Btrfs snapshots come with the package and are thus very efficient. Additionally, snapshots in Btrfs do not consume any space at the beginning of their lives. In contrast to LVM snapshots, for example, you don't need to assign a certain part of the hard disk. Accordingly, Btrfs snapshots cannot overflow from a lack of pre-allocated space. These filesystem snapshots open up a wide range of applications. Again, in contrast to LVM snapshots, you don't risk performance hits if you use a large number of snapshots, and the number of snapshots is practically unlimited, as with subvolumes.
As the close relationship to subvolumes suggests, you can create snapshots with the same command group. The following example creates a new snapshot of the top-level volume then moves a file from the top level to the previously generated subvolume. As desired, the snapshot saves the data state at the time of its creation. As on any other subvolume, you can access a snapshot directly via its directory name; you don't need to mount it separately (Figure 7).
As expected, after moving a 3GB file to a subvolume,
du reveals that the top-level volume occupies only 13GB instead of 16GB. The snapshot still shows the 16GB, and the subvolume
subvol_test shows only 3GB. The
df command points to the 3GB of extra space needed by the snapshot.
The name you assign to a snapshot is freely selectable, but a meaningful naming scheme is highly recommended. The additional
-p switch for
btrfs subvolume list shows the parent subvolume from which a subvolume is derived. However, it's not possible to distinguish a snapshot from a subvolume, and you can't directly see when a snapshot was created. Just because you can create snapshots from snapshots with an arbitrary depth of nesting doesn't simplify things either; after all, they all come from the same parent volume.
A little catching up is needed in terms of easier administration. Assuming you have enough space to store deltas between subvolumes, you could, for example, simply create hourly snapshots of subvolumes (e.g., the home directory) and automatically delete old snapshots with a cron job. Also, read-only snapshots could be created purely for backup purposes.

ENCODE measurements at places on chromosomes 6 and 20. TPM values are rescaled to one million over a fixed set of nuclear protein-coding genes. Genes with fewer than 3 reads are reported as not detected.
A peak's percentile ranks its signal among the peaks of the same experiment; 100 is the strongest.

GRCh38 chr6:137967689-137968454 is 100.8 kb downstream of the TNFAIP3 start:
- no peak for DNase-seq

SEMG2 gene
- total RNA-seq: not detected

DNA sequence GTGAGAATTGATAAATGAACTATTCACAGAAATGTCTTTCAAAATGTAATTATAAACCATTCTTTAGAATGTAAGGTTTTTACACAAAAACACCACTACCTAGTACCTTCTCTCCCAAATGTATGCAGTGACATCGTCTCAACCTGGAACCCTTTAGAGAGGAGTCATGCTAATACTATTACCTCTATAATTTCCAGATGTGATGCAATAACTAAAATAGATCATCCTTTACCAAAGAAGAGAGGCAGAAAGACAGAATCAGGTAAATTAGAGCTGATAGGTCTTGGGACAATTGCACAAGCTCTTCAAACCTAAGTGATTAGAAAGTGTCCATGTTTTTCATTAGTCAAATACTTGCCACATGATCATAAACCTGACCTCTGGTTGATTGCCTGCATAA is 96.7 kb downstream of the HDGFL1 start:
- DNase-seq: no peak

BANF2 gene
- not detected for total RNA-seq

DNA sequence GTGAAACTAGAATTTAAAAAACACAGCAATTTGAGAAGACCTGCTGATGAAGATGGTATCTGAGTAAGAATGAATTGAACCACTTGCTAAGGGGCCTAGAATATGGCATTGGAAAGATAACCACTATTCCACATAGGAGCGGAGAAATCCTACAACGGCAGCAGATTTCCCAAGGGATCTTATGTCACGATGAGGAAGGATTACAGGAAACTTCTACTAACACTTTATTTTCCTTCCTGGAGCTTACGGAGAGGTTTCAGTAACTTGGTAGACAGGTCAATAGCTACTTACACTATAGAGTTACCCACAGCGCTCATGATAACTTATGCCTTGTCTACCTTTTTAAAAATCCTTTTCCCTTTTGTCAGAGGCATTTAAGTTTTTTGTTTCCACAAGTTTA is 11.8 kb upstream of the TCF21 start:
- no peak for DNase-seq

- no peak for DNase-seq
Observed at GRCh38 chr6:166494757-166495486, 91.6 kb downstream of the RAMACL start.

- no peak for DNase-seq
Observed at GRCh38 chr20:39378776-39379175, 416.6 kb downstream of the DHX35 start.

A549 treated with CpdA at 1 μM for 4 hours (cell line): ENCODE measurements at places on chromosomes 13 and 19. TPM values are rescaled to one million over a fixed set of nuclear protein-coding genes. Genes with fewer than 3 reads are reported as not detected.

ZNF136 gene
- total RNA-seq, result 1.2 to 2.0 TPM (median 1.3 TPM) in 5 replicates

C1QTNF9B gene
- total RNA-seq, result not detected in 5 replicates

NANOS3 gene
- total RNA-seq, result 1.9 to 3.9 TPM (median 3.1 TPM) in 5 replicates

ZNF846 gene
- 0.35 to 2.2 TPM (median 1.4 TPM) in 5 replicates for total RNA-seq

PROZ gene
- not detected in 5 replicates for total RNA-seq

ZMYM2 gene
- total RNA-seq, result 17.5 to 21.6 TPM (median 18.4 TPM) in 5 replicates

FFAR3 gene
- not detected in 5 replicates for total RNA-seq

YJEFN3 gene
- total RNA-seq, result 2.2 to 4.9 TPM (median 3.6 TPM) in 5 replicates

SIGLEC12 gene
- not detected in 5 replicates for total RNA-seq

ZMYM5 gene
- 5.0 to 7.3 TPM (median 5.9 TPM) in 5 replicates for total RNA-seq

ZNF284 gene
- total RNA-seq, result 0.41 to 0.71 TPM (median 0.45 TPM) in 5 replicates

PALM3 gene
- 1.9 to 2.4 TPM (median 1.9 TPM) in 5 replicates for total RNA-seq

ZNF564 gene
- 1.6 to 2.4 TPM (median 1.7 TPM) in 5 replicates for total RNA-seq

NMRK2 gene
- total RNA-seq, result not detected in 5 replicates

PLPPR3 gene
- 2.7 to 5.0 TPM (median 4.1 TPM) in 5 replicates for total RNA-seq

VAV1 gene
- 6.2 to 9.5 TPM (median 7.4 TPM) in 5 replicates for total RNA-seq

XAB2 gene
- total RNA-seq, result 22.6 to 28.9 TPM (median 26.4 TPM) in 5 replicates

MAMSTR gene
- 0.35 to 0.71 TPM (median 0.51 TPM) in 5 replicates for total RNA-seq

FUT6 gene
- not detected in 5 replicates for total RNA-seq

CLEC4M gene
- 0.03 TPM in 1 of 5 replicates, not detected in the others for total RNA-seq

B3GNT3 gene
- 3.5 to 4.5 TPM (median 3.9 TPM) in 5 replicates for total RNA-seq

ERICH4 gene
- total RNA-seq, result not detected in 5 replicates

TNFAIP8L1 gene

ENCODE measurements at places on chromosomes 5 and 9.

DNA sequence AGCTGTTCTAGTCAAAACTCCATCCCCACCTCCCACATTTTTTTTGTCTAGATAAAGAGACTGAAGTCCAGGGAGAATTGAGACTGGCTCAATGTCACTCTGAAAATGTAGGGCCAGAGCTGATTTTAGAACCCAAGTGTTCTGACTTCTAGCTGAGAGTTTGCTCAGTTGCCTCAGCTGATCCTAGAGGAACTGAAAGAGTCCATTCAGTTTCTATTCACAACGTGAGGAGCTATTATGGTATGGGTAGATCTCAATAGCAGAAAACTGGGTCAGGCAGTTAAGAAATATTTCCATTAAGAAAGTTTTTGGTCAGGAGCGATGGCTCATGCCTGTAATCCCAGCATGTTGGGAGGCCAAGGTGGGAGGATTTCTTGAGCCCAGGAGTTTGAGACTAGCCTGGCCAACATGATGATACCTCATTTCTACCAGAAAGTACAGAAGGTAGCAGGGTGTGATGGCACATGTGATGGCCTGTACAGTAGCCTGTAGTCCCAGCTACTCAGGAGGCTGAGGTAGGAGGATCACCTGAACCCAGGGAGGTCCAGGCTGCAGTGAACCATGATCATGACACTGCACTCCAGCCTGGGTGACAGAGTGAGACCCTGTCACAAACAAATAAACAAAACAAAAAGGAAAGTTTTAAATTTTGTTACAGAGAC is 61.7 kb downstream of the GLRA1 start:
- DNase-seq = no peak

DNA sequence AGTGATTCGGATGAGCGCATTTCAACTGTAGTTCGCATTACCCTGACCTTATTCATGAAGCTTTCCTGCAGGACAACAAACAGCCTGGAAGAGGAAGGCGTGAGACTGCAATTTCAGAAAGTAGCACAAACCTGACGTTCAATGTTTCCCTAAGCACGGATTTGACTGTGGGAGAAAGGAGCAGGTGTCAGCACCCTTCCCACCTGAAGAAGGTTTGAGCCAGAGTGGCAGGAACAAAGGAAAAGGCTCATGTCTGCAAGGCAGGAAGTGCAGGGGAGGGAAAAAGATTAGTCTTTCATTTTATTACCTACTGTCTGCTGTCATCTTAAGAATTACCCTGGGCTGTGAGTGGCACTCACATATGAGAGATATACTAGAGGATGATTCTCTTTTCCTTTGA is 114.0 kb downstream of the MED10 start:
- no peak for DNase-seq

However, snapshots do not replace a backup of the filesystem on an independent disk. They are tied to the top-level subvolume and thus to the same hard disk. Because snapshots are not recursive, you can specifically create a separate subvolume for subdirectories with highly variable content – for example, a
/var/log or a
/var/spool directory – to exclude it from a snapshot of a parent directory. This approach can save a huge amount of space during the lifetime of a snapshot.
Hard Linking Limited
If you rely heavily on hard linking when creating backups, you need to bear in mind one of the peculiarities of Btrfs: It allows only a very limited number of hard links to a single file within a directory. The Release Notes for SUSE Linux Enterprise Server 11 SP2 refer to 150 hard links being permitted in production . Again, significant improvements can be expected in the future.
If you can do without a full snapshot of a subvolume and only need snapshots of individual files, Btrfs also has an answer. Space-saving COW clones of files are created with:
cp --reflink <C><I>SOURCE DEST<C><I>
This is a practical method, for example, of cloning a disk image for a virtual machine.
A typical application for this simple, flexible, and cheap way of creating snapshots can also take the worries out of system updates: a complete rollback after package installations. openSUSE and the SUSE Enterprise Server offer
snapper  for this purpose, whereas Fedora and Oracle Linux versions provide the Yum plugin
yum-plugin-fs-snapshot with Btrfs support. Current Debian and Ubuntu distributions offer
All of these programs use hooks in the respective package managers to create a snapshot of the subvolume on which the system is installed, before installing new packages or updates. After a failed update, this process lets you take a quick step backward to a working configuration. You can run the package manager manually or perform an automatic update as a cron job to install the current security fixes regularly.
Of course, this approach assumes you installed the operating system on Btrfs or that you use the
btrfs-convert program to convert existing ext3 or ext4 filesystems to Btrfs. This migration variant even includes the option of returning to the original filesystem if necessary. The only prerequisite for this conversion is sufficient free space on the original filesystem for both the data of the old system and the copy on the new Btrfs system.
During this process, Btrfs stores the first megabyte at the beginning of the device at an alternate position, builds its own metadata, and references the data blocks on the ext3/4 filesystem. At the end of the process, you have a snapshot of the original data. New metadata and data are written by Btrfs at free locations on the hard drive so that none of the blocks of the original filesystem are lost. As long as the snapshot of the original ext3/4 filesystem exists, you can revert. However, you will lose all changes since the conversion. GRUB 2 (since 1.99-rc2) also lets you boot from a Btrfs filesystem; you don't need an extra partition for